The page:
sports in high school as a predictor for success at the
academy. We have not done that.
Ms. Hogshead-Makar. Can I add something? Senator Mikulski,
there's some great research by an economist at Wharton, Betsey
Stevenson. What she looked at was the generation just before
and just after title IX. The rates of participation just flew
up right away, and I provided in my formal testimony those
She was able to look at the different States that provide
different amounts of sports, and by sort of teasing out these
numbers, she was able to show that sports is not just
associated with more education. You said 80 percent. That's
really high. It's not just associated with it. It actually
causes more education and causes girls, in particular, to go
into non-traditional careers, things like STEM, going to law
school or medical school, and not only that, but being employed
and working full-time.
We have all the data and the scholarship necessary for us
to say that sports are a very good investment in our public
dollars, for what it means for our country to be competitive,
as you said, for the rest of their lives and healthy for the
rest of their lives. Sports participation is the No. 1
prevention of obesity. It's the No. 1 thing that you can do as
a youth that will prevent obesity for the rest of somebody's
And yet we have more schools who are not providing sports
at all. It went in the last 10 years from 8 percent of all
schools not providing sports now to 15, and we still have these
huge gaps. I mean, think about being admissible into the Coast
Guard or into Stanford University here if sports participation
is associated with these things, and we're giving girls 1.3
million fewer of these opportunities in high school.
Senator Mikulski. Well, thank you. I know my time is up,
and I know we'll continue the conversation through the other
questions. Thank you all for what you've done, and thank you
for the challenge about what we need to do.
The Chairman. Thank you very much, Senator Mikulski. Again,
I want to thank the entire panel.
I think I'll just start a round of 5-minute questions here.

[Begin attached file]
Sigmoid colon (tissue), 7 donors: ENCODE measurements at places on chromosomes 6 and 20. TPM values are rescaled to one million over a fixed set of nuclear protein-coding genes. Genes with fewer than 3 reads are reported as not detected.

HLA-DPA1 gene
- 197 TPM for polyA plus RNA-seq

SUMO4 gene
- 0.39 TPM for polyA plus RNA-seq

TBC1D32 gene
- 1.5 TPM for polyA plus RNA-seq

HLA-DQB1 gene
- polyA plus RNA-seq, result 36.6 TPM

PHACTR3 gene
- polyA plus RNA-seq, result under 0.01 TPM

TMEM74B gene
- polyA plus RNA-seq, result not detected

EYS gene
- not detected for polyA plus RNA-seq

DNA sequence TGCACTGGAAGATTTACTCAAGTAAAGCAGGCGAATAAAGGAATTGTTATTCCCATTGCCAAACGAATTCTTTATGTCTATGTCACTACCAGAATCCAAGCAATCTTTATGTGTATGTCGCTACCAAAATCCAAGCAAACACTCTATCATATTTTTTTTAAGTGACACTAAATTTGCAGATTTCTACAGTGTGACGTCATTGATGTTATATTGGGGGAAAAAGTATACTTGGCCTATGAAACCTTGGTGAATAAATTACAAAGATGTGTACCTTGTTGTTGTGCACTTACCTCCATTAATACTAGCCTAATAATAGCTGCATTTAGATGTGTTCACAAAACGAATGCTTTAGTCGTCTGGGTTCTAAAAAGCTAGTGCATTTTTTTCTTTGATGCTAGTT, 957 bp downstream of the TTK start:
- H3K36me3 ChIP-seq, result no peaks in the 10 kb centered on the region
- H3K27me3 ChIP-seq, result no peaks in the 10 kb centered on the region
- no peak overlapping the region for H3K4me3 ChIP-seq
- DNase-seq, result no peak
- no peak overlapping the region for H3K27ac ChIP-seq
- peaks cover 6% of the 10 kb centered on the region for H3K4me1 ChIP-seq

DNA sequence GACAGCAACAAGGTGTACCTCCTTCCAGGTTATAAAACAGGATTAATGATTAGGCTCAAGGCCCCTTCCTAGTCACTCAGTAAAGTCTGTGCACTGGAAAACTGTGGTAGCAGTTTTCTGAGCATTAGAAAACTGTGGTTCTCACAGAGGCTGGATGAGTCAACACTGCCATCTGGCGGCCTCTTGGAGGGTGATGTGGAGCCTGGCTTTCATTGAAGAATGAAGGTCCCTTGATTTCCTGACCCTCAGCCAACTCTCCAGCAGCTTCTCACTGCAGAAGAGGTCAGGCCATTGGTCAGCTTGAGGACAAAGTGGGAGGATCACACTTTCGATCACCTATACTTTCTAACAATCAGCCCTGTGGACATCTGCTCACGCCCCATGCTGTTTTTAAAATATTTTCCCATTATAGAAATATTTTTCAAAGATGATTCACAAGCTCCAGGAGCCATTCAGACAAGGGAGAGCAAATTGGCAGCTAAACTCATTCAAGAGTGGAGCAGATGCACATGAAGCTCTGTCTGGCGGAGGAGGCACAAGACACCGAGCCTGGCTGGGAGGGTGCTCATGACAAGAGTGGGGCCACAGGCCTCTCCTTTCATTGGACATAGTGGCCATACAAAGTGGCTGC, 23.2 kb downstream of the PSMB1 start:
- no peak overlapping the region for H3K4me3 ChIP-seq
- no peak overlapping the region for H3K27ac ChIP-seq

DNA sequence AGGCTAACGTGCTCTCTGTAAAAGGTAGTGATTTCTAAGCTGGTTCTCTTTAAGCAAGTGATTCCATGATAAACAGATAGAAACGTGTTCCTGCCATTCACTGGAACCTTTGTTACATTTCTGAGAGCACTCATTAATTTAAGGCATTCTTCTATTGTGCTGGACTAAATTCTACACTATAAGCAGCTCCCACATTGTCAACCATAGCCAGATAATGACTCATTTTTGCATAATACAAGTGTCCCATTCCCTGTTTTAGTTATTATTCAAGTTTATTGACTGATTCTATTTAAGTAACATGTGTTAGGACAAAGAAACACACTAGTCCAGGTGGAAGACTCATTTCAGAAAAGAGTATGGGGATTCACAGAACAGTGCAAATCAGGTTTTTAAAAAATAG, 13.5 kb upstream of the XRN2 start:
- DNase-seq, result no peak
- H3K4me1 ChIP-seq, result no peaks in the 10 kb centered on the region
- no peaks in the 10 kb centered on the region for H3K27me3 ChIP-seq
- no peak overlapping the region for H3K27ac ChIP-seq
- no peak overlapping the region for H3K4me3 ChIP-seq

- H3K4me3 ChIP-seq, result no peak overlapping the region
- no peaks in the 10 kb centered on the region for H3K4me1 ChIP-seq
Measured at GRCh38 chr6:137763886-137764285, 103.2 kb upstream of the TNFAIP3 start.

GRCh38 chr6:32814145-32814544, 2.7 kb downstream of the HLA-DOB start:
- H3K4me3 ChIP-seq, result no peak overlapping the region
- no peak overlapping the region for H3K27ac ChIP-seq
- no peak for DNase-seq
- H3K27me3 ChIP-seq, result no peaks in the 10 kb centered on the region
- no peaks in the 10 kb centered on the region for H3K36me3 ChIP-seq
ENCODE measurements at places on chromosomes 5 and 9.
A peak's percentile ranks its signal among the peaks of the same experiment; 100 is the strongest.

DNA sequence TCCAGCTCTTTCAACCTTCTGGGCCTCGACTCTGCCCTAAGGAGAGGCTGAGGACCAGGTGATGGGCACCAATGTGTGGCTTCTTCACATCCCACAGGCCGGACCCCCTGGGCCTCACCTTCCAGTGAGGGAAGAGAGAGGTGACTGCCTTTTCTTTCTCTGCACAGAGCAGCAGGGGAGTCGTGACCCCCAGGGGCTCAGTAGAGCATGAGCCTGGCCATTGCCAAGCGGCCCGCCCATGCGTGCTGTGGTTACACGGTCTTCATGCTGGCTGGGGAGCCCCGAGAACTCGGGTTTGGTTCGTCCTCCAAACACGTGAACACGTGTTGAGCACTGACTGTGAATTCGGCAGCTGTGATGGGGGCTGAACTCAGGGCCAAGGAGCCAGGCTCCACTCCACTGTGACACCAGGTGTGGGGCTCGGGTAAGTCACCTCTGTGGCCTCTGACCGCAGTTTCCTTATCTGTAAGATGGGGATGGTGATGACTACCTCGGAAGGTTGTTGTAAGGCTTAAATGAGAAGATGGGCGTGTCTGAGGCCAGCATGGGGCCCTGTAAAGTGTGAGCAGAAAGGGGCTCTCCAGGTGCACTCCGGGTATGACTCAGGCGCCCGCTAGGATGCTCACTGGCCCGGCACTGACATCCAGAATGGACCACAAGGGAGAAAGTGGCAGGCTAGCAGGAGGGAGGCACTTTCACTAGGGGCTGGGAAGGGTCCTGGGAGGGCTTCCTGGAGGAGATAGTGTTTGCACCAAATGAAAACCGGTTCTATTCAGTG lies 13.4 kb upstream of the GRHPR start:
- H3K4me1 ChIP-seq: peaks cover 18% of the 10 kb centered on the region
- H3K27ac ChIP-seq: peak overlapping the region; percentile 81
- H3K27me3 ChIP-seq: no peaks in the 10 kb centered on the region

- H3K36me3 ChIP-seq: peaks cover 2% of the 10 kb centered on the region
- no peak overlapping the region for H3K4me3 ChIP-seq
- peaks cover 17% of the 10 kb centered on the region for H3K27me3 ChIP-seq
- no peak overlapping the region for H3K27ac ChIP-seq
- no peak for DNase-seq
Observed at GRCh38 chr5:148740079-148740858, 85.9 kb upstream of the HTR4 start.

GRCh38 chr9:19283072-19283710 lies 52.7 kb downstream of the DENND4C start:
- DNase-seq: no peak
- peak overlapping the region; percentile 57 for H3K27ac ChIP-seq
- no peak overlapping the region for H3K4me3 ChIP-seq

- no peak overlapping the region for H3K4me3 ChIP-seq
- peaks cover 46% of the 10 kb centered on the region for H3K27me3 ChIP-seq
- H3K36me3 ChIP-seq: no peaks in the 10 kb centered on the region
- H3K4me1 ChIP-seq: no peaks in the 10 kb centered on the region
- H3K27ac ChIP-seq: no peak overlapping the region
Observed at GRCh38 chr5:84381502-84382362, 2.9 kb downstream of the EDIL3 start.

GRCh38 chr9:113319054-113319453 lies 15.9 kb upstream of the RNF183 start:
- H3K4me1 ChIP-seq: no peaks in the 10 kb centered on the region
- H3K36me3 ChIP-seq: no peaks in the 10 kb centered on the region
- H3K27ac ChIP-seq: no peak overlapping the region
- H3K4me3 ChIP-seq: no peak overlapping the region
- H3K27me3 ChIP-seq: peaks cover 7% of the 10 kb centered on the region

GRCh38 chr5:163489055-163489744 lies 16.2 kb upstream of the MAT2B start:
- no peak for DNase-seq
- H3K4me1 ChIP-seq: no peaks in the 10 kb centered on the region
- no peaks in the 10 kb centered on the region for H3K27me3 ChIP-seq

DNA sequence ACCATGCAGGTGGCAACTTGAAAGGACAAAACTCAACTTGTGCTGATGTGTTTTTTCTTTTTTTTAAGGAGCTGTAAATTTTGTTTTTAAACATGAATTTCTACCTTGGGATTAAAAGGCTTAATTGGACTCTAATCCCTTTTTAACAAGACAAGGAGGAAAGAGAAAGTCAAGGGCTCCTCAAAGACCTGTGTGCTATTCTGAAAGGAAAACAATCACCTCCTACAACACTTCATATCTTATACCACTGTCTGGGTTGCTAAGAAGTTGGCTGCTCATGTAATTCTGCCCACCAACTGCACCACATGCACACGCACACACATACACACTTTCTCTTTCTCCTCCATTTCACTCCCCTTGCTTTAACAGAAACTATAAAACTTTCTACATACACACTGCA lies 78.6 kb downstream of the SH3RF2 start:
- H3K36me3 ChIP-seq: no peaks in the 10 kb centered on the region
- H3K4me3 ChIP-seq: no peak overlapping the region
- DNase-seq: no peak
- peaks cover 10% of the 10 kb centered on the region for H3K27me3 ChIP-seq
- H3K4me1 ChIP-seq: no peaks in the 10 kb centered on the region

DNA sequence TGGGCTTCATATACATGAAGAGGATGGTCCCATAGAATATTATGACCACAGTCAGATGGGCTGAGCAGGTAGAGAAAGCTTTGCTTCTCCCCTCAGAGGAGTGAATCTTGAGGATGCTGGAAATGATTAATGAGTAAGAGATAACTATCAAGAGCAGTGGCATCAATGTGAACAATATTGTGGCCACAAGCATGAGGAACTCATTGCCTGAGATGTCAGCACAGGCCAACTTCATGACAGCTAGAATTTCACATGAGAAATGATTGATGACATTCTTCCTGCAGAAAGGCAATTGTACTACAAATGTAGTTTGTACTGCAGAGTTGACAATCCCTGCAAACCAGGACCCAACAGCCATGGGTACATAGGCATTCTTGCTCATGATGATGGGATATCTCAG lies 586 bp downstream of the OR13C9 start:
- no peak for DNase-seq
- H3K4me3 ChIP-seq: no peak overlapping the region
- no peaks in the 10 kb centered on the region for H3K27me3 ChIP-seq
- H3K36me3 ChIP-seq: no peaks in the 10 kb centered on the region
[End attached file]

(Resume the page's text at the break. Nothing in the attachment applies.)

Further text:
I think one of the important things that was stated here this
morning and that should be repeated often is that because women
gained under title IX, men didn't lose. It's often been
presented that way, and that's what a lot of the court cases
have been about. But if you look at the data, for example, just
in STEM fields, in 1972, women's share of Ph.D.s in science,
engineering, math, and medicine was 11 percent. In 2006, in
that same group, it's 40 percent.
In high school athletics--this is where you get the idea
that if women gain, men lose. In the 1971-72 school year in
high school, only about 294,000 girls participated in high
school sports, compared to 3.6 million boys. That was about 7
percent. In 2010-11, the number of female athletes had
increased more than tenfold to nearly 3.2 million, 41 percent
of all high school athletes. Men saw an increase as well--4.4
million male high school students now involved in sports. So
College athletics--1971-72, fewer than 30,000 women
participated in college sports, compared to 170,384 men. In
2010-11, 193,000 females participated in college athletics, a
six-time increase over 1971, and men went from 170,000 to
256,000. There was a gain there, also. It's just not simply
because women gained in sports and other areas that the men
The second thing I would like to ask you all is, let's look
at sports. I want to get to STEM, but let's look at sports. I
have been very much involved in trying to encourage physical
exercise in schools for little kids, kids in elementary school
and middle school. Some kids don't take to competitive sports
very well. I don't care how hard I tried, I could never be a
tennis player like Ms. King. I could never be a swimmer like